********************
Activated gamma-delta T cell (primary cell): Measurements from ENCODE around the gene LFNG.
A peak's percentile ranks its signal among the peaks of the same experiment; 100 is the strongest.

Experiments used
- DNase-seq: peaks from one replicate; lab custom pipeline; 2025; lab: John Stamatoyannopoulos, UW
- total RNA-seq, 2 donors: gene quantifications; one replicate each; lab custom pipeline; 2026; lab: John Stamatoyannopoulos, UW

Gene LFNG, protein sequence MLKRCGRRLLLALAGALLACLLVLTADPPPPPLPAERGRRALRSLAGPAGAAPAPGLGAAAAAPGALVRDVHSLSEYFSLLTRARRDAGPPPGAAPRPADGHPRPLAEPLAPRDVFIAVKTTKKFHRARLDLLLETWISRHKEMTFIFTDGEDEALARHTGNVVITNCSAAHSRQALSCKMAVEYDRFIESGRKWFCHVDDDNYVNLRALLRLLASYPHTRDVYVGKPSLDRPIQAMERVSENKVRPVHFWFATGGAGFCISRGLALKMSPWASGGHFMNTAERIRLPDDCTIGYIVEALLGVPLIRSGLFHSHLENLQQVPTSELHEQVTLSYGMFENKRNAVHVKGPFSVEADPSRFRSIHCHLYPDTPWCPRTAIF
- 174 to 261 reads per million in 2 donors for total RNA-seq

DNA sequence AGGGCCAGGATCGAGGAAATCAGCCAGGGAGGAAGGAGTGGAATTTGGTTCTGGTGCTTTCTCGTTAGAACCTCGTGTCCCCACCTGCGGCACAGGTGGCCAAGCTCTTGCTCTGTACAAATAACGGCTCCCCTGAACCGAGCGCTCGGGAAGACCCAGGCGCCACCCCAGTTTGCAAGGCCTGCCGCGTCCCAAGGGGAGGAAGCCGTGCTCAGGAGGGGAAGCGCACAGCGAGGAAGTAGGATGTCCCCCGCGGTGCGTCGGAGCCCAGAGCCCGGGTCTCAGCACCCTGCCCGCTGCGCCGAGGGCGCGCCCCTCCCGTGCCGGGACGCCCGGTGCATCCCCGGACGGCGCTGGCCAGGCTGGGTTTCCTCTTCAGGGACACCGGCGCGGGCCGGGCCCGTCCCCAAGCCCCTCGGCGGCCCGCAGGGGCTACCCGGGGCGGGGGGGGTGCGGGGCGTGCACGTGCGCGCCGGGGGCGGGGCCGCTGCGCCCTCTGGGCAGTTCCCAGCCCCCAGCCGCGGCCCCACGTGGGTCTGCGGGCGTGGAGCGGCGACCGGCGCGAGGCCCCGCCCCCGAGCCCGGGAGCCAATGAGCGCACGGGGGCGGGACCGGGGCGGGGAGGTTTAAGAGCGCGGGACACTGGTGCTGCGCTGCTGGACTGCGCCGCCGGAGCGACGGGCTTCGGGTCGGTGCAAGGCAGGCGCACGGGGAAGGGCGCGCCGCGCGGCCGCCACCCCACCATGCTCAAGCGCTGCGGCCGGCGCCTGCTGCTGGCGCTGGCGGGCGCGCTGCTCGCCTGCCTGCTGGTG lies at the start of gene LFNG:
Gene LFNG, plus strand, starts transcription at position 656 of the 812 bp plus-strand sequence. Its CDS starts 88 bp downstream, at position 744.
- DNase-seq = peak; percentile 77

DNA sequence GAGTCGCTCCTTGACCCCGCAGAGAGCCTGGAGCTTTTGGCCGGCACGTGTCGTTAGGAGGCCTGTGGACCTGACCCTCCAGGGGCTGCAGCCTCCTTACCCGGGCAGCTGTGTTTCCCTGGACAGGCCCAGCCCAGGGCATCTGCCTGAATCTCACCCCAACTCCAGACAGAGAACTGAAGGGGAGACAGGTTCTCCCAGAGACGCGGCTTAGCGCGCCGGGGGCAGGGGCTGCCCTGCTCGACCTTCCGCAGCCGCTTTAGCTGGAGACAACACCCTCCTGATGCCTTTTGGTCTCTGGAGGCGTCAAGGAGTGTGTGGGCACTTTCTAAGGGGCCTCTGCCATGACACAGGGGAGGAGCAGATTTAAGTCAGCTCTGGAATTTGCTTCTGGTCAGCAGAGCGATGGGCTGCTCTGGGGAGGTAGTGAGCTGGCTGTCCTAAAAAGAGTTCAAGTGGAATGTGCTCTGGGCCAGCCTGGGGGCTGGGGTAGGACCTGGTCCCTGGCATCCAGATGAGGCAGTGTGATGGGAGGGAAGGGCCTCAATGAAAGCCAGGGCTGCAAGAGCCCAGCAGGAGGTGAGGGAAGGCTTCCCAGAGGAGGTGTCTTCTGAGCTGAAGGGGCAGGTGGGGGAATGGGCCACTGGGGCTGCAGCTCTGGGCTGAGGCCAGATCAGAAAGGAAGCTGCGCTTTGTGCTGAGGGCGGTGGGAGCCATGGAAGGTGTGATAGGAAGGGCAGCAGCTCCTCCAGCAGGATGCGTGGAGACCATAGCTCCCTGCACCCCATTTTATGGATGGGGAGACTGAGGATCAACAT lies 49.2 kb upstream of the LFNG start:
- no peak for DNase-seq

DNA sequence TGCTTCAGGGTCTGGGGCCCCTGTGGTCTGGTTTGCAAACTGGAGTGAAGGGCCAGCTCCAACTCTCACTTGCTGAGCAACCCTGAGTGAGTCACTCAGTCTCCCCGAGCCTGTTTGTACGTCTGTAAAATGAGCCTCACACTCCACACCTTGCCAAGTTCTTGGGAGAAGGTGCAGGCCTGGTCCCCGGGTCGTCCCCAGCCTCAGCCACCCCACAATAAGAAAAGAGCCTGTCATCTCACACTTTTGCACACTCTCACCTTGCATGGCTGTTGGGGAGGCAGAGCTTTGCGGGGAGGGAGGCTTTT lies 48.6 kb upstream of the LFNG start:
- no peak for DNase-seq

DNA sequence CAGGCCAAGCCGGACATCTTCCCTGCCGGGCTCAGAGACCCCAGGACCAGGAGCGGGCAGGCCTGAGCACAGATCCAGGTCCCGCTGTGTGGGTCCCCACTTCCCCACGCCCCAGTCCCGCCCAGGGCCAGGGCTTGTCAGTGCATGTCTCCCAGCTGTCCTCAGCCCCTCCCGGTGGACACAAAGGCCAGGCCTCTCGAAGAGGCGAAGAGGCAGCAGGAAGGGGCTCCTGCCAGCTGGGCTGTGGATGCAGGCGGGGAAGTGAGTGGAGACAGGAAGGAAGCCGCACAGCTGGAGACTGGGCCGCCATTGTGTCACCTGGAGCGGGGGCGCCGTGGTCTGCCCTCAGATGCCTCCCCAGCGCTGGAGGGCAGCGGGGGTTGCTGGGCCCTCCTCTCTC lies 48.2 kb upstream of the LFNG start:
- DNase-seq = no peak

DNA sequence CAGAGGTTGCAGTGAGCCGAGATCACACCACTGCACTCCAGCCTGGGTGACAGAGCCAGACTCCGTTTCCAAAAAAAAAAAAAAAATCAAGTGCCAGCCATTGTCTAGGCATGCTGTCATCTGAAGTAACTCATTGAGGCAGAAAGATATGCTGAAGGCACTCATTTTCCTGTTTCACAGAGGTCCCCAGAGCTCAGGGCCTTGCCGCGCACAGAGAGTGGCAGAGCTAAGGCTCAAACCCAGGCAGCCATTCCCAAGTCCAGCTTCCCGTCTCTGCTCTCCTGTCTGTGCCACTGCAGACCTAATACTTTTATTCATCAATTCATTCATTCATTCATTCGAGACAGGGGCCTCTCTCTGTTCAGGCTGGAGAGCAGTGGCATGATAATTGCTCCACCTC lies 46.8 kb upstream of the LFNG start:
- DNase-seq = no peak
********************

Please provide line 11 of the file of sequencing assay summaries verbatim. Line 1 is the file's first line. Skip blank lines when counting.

DNA sequence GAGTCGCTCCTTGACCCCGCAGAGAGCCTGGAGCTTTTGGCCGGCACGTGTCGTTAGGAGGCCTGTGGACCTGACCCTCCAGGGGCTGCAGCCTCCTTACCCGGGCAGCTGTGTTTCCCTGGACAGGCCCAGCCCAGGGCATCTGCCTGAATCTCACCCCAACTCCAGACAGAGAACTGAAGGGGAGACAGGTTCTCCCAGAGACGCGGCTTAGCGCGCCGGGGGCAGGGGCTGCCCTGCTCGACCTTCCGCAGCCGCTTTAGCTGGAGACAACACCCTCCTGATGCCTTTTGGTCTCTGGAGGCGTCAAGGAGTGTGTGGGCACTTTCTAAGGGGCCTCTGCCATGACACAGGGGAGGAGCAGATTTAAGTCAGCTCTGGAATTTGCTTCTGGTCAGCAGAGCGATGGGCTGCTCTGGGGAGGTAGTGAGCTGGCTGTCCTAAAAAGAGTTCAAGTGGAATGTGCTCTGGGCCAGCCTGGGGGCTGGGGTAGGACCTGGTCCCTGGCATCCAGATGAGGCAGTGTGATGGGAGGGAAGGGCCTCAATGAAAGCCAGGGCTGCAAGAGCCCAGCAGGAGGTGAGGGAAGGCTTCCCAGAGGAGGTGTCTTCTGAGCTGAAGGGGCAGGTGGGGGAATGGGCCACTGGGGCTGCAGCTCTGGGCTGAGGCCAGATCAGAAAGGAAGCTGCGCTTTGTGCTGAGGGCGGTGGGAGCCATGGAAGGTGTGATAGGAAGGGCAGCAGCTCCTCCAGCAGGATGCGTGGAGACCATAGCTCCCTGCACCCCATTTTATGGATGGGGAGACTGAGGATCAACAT lies 49.2 kb upstream of the LFNG start: